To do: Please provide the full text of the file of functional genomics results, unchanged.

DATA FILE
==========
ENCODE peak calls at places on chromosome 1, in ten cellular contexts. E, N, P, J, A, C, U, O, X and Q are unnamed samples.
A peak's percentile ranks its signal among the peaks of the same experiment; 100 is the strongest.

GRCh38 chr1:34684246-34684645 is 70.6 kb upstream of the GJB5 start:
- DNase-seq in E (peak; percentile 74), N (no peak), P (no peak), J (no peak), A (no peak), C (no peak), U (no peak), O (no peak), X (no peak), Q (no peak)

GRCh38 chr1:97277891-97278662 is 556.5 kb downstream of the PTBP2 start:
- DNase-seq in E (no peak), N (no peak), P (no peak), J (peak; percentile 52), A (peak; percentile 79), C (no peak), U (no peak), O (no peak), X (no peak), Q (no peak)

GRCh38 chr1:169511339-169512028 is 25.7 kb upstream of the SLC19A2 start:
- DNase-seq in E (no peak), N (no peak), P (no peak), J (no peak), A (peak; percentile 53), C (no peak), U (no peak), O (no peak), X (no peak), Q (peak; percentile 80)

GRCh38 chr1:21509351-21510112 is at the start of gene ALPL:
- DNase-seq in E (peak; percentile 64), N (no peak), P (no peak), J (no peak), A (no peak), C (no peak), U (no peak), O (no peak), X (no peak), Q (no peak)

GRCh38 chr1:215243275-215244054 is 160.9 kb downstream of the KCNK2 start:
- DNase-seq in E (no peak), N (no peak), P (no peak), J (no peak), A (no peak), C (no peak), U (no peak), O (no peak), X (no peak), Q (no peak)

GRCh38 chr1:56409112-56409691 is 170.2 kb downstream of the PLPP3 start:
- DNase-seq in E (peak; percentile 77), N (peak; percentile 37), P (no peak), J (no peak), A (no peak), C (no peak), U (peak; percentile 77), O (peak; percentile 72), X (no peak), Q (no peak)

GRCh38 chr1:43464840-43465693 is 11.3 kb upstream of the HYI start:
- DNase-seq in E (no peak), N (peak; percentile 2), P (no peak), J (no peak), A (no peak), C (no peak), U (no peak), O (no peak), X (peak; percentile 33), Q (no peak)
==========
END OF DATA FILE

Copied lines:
ENCODE peak calls at places on chromosome 1, in ten cellular contexts. E, N, P, J, A, C, U, O, X and Q are unnamed samples.
A peak's percentile ranks its signal among the peaks of the same experiment; 100 is the strongest.

GRCh38 chr1:34684246-34684645 is 70.6 kb upstream of the GJB5 start:
- DNase-seq in E (peak; percentile 74), N (no peak), P (no peak), J (no peak), A (no peak), C (no peak), U (no peak), O (no peak), X (no peak), Q (no peak)

GRCh38 chr1:97277891-97278662 is 556.5 kb downstream of the PTBP2 start:
- DNase-seq in E (no peak), N (no peak), P (no peak), J (peak; percentile 52), A (peak; percentile 79), C (no peak), U (no peak), O (no peak), X (no peak), Q (no peak)

GRCh38 chr1:169511339-169512028 is 25.7 kb upstream of the SLC19A2 start:
- DNase-seq in E (no peak), N (no peak), P (no peak), J (no peak), A (peak; percentile 53), C (no peak), U (no peak), O (no peak), X (no peak), Q (peak; percentile 80)

GRCh38 chr1:21509351-21510112 is at the start of gene ALPL:
- DNase-seq in E (peak; percentile 64), N (no peak), P (no peak), J (no peak), A (no peak), C (no peak), U (no peak), O (no peak), X (no peak), Q (no peak)

GRCh38 chr1:215243275-215244054 is 160.9 kb downstream of the KCNK2 start:
- DNase-seq in E (no peak), N (no peak), P (no peak), J (no peak), A (no peak), C (no peak), U (no peak), O (no peak), X (no peak), Q (no peak)

GRCh38 chr1:56409112-56409691 is 170.2 kb downstream of the PLPP3 start:
- DNase-seq in E (peak; percentile 77), N (peak; percentile 37), P (no peak), J (no peak), A (no peak), C (no peak), U (peak; percentile 77), O (peak; percentile 72), X (no peak), Q (no peak)

GRCh38 chr1:43464840-43465693 is 11.3 kb upstream of the HYI start:
- DNase-seq in E (no peak), N (peak; percentile 2), P (no peak), J (no peak), A (no peak), C (no peak), U (no peak), O (no peak), X (peak; percentile 33), Q (no peak)